View from the Zoo column

At Flamingo Land, we have been very busy with Halloween activities! One which was on offer to the visitors was to carve a pumpkin.

By The Newsroom
Sunday, 29th October 2017, 8:11 am
Updated Tuesday, 12th December 2017, 5:23 am
Lesser hedgehog tenrecs Raymond and Bruno explore their pumpkin.
Lesser hedgehog tenrecs Raymond and Bruno explore their pumpkin.

This proved to be a very popular family activity as both adults and children were able to get involved. We found that for a lot of adults it was the first time for them carving a pumpkin!

Once the visitors had carved the pumpkin they could either take the pumpkin home with them or leave it here for us to give to the animals.

Many of our guests staying at the Holiday Village decided to take theirs with them to decorate their caravans and log cabins.

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The pumpkins which were left for the zoo animals were distributed to our mongoose, hogs, lemurs, lorikeets, snails and tenrecs.

This is the only time of year the zoo animals receive pumpkin therefore it is a great form of enrichment for them.

The appearance and smell of the pumpkin is very novel, therefore attracts the animals’ attention and many are curious and go to investigate what the mysterious object is!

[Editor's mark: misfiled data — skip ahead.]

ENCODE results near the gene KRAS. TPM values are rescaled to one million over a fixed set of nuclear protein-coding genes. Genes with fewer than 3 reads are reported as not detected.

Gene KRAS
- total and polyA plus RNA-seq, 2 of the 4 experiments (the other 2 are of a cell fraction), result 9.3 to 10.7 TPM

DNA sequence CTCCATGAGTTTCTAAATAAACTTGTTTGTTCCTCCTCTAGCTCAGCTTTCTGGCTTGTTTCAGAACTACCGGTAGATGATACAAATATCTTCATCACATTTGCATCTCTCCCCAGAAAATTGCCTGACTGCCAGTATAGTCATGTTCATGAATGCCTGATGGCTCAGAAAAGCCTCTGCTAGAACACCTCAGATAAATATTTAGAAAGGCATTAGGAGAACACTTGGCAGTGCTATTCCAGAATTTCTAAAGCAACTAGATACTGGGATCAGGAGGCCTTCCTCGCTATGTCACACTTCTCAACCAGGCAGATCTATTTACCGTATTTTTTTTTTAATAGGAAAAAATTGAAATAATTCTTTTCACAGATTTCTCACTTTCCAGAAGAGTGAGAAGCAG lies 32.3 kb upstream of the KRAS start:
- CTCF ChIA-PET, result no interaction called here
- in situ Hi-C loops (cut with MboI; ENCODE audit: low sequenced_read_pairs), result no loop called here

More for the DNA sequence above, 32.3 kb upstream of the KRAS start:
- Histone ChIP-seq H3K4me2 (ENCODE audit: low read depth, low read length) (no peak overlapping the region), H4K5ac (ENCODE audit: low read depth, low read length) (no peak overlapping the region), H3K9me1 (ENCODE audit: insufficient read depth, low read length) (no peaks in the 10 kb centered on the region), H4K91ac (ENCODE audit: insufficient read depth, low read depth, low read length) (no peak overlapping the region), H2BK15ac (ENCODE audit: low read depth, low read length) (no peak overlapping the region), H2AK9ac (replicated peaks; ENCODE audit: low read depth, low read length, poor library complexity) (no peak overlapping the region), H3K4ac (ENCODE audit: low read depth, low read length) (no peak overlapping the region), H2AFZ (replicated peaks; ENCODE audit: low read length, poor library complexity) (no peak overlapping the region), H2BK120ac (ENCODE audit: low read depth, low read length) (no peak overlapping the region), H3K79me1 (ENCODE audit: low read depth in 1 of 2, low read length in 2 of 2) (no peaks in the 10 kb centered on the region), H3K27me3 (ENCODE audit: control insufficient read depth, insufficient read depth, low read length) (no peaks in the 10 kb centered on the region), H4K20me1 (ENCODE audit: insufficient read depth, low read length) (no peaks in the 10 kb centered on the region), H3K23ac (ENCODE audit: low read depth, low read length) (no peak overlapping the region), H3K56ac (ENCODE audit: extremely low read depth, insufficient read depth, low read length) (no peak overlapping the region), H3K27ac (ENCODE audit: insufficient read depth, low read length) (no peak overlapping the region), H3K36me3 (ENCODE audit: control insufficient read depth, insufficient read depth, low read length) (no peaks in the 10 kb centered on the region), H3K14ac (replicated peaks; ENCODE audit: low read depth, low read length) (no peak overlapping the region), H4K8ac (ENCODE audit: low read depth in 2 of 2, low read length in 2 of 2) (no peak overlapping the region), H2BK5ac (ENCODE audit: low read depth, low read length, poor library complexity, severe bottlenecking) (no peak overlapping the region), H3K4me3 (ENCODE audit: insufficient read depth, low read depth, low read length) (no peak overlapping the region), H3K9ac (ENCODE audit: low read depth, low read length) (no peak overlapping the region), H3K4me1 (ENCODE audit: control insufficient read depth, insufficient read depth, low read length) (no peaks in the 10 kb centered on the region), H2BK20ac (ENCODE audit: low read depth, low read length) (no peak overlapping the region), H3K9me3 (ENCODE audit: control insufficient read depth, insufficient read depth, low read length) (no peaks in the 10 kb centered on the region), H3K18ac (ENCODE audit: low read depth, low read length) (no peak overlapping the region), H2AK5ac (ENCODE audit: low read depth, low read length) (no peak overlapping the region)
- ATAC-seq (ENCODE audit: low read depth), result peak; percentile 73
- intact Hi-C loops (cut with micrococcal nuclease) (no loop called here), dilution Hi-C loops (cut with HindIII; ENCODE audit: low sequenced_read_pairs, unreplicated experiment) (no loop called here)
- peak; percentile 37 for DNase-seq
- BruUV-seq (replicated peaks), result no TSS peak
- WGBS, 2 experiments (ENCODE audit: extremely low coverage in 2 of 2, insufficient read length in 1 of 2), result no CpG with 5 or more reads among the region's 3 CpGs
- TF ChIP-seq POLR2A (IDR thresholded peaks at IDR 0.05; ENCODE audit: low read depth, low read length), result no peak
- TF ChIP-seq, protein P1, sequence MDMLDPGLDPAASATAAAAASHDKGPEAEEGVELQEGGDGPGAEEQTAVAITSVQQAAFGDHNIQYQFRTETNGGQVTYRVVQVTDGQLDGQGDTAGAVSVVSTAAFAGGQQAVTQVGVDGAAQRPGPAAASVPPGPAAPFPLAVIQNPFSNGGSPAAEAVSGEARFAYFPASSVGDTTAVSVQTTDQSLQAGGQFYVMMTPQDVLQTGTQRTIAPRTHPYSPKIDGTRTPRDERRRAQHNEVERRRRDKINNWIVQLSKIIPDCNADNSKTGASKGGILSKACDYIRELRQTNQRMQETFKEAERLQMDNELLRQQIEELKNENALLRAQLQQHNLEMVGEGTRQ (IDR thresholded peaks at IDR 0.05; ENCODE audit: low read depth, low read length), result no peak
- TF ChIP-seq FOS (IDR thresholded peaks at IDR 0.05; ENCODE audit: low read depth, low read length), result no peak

Depending on the animal, some may choose to eat it, some will play with it, whilst others will climb on it or completely destroy it.

Regardless of how the animals respond to it, it provides them with something new to investigate during their day.

The picture shows our lesser hedgehog tenrecs, Raymond and Bruno, exploring their pumpkin.

Tenrecs are generally found in rainforest areas in Madagascar, though a handful of species have adapted to the arid spiny desert in the South-West of Madagascar.

Our tenrecs are one of the species found in rainforest areas which means they like their home to be relatively warm and humid with lots of places to hide – in their set up here they have a heat bulb and lots of logs to climb up or hide under and we spray the air with water twice a day to keep a nice humidity level as well.

They are omnivores with most of their diet being made up by insects such as locusts, crickets and mealworms which is what we feed them here, they also have cat food and various fruits and vegetables occasionally as well, to make sure their diet is as varied as it would be in the wild.